Proud (but increasingly poor) Dad
Over the years our family has had the opportunity to support various children around the world through organizations like Compassion International, World Vision and Children’s Hunger Fund. More recently our family has partnered with Gospel Link to sponsor a few pastors in Southern Africa to support their ministries and allowing them the funds needed to house orphans in their homes.
We have always worked to have our kids be a part of the process and know what we are doing with Gods money. It’s been extremely fun and encouraging to watch how they respond, and we are excited to know that our kids will hopefully understand from a young age what took us decades to figure out – that as followers of Jesus we are supposed to do just that – follow Jesus – and love the “least of these” (orphans and widows, the oppressed and poor)
Our boys have recently “sponsored” a young boy named Faradidi from Mozambique. Ultimately this just meant mom and dad paying the sponsorship and Caeden and Ashton claiming him as their friend in Africa.
But as we have been speaking with the boys about our work in Uganda and how God has called us to love his children there, our eldest son Caeden (now 5) has become increasingly interested in being a part of what we are doing. He has been saving all of his money for his Trip to Uganda with Dad in his large Crayola piggy bank. He knows it will be a couple years before he is old enough, but he is pretty adamant about coming with to meet his African friends.
A couple of weeks ago, Caeden decided that he would like to save up and “sponsor” a child in Ogoloi (the Care Point in Uganda that currently provides basic needs for about 120 orphans in the village) by himself. He decided that he would do odd jobs around the house and sell lemonade at his lemonade stand in front of our home. He would need to find $34 a month to pay for the sponsorship which is a lot of lemonade sales and quite a commitment for a 5 year old. (Click here to read a recent blog about the CarePoint in Ogoloi)
So dad, proud of his entrepreneurial boy, and eager to support his desire to take an active role in loving these kids who have nothing…came up with a bright idea (at least he thought so at the time)
Jen and I sat Caeden down and told him that we would match every dollar of profit he made (we had to explain what the word “profit” meant). He had to pay for the lemonade and cups, and paid mom $1 to bake cookies for him to sell (deal of the century!). Whatever profit he made, would be matched by us – 50% towards his monthly sponsorship commitment, and 50% towards his personal savings so long as he agreed that 100% of what he made at the lemonade stand would go towards monthly sponsorship. (this way he could honestly tell customers he was selling lemonade for his friend in Africa).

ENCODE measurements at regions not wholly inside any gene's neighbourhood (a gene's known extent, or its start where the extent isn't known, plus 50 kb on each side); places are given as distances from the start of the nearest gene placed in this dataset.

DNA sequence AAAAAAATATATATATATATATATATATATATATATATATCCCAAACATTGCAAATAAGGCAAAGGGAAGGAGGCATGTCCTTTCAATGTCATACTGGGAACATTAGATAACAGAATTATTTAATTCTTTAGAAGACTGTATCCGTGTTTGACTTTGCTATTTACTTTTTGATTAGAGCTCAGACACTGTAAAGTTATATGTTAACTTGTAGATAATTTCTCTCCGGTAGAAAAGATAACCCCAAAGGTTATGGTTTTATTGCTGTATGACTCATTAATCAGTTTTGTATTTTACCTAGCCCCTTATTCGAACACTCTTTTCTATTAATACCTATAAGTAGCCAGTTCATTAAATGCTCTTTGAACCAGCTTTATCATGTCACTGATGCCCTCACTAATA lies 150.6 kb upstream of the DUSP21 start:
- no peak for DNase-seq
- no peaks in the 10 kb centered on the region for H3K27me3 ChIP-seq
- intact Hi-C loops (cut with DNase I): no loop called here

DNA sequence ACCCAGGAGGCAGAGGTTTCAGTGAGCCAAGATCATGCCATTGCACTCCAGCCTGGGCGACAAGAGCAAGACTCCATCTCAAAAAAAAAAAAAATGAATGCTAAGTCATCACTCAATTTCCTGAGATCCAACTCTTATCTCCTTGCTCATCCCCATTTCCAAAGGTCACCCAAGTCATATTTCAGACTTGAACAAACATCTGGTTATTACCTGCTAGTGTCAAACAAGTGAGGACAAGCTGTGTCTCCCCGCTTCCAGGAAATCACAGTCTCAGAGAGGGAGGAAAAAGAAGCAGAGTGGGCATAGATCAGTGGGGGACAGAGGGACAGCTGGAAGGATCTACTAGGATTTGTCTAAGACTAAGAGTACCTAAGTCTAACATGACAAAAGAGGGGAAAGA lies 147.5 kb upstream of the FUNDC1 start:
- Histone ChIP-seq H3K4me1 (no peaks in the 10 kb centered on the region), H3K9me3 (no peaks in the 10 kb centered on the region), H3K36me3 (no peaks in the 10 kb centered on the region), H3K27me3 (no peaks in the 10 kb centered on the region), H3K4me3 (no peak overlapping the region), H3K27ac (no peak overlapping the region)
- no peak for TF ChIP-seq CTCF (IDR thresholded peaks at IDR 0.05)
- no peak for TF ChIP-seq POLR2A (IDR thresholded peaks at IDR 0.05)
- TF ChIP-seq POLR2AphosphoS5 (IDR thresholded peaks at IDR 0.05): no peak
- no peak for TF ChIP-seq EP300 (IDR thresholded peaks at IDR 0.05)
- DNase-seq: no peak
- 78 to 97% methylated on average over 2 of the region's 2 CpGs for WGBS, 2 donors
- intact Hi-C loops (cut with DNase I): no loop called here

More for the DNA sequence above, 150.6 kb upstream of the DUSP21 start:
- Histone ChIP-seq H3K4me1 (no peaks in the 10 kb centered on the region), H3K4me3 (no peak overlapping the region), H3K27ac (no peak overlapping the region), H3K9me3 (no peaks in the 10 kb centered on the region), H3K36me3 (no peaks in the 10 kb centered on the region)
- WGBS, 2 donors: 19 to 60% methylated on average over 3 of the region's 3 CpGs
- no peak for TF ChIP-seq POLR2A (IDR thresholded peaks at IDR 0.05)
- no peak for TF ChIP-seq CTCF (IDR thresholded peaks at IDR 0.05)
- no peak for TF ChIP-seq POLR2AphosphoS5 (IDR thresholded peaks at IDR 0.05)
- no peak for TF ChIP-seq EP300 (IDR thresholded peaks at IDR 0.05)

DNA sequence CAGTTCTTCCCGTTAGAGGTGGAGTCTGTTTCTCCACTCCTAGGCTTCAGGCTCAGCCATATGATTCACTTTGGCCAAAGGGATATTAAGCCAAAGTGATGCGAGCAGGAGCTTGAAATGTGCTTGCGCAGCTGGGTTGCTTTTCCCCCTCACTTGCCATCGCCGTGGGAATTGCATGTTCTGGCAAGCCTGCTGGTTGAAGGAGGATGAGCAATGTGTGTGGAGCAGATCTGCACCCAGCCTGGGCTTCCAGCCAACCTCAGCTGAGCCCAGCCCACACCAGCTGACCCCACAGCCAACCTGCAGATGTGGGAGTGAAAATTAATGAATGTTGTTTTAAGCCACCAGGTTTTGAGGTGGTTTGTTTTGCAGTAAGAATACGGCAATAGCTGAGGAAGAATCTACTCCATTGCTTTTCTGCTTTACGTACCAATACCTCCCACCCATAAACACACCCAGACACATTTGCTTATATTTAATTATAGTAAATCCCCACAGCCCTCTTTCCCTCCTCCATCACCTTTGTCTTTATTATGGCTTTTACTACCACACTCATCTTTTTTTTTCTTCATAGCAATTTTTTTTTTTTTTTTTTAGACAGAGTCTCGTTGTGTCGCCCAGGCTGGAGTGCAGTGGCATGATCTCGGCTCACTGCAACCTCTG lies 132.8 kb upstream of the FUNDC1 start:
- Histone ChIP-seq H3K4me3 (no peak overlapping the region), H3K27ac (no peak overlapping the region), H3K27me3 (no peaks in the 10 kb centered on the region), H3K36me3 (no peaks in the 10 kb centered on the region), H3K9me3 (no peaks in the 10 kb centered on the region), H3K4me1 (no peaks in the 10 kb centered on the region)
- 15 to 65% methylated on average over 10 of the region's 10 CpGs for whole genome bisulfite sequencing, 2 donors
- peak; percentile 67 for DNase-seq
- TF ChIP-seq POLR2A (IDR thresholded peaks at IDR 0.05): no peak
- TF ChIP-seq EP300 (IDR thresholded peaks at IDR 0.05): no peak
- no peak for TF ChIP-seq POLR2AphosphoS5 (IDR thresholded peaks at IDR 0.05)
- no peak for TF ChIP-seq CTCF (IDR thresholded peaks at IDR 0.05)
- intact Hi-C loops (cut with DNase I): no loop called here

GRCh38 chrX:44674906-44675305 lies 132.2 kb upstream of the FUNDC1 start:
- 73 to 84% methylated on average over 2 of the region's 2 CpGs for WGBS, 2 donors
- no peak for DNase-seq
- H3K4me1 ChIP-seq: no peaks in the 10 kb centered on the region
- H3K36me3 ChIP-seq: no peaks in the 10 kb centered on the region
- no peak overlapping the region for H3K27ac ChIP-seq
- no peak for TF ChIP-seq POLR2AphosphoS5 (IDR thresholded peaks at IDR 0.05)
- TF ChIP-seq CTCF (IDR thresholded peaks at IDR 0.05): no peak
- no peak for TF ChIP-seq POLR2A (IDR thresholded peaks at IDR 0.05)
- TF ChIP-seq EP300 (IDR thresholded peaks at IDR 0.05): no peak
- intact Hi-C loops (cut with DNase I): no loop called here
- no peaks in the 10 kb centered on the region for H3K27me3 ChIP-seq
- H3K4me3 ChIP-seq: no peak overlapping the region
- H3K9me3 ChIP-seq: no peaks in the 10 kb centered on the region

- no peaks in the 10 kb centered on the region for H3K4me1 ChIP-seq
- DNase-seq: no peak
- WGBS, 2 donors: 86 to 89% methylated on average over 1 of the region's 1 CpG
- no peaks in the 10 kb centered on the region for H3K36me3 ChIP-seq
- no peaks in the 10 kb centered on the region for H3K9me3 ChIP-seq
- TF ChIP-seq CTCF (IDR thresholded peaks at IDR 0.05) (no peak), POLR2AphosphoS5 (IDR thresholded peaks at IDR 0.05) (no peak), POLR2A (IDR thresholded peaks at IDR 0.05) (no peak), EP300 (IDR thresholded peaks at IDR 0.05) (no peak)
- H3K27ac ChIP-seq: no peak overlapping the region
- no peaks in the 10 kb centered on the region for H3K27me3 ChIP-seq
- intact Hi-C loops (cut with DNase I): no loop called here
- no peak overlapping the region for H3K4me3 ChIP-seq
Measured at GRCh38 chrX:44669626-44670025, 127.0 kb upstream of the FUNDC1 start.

I took the opportunity to try and teach Caeden that this was a large commitment (we also had to explain what the word “commitment” meant) and that he would have to commit to finding the money every month moving forward even if he grew tired or wanted the money for something else. So, we even had some fun and drew up a little contract (signatures and all) and got Ashton (3yrs old) involved in the discussion.
Of course I was figuring that he would make a few dollars, and it would be a lot of fun to add to his hard work with a few more.
So anyway, as luck would have it (you may freely substitute the word “God” for the word “luck”), although I was intending to teach my son a lesson about “commitment” and smart business decisions, I was in for a lesson myself.
Instead of the $2 to $5 I had anticipated the boys would earn, Caeden (with occasional support from his brother) earned $16 the first day, $26 the second, and $48 the third and about $10 so far today (its 117 degrees outside with the heat index and we told him to come inside till later on in the evening)
After repaying mom for the cookies, lemonade, and plastic cups…and after the promised 50% match on profit for sponsorship funds, Caeden has amassed a little over $150 dollars for monthly sponsorship – in 4 days. (And a decent amount of personal savings too)
Now granted, it was a perfect week for lemonade sales with baseball games at the park just down the road and 90 degree weather… but still, that’s a lot of lemonade sales. So we don’t expect that Caeden will earn this much every day, but if he can keep this up for just a few more days he will have enough money saved up for an entire years worth of support for one of the kids in Ogoloi. – He already has enough to cover almost 5 months worth and has every intention to be outside again tomorrow.
I think there are a lot of lessons to learn from this…
2. The Lord will provide. If we are willing to commit to do the things we know that he asks us to do, he will provide the means.
3. Be careful before you make others commit to things (particularly in writing), because you might be the one making the commitment 🙂
Caeden has shown me (and hopefully everyone else) that there simply is no excuse for allowing a child to die from hunger when we have more than enough for the whole world to be well fed. – and by the way, one of these kids dies every 3 seconds in Sub Saharan Africa from hunger.
So anyway, I am incredibly proud of Caeden, both his work ethic and his heart.
I can’t wait to see the man he becomes.
I trust he will be a great guy, and will loan me enough money to go with him to Africa, because at this rate he’s gonna have it, and I’m gonna need it…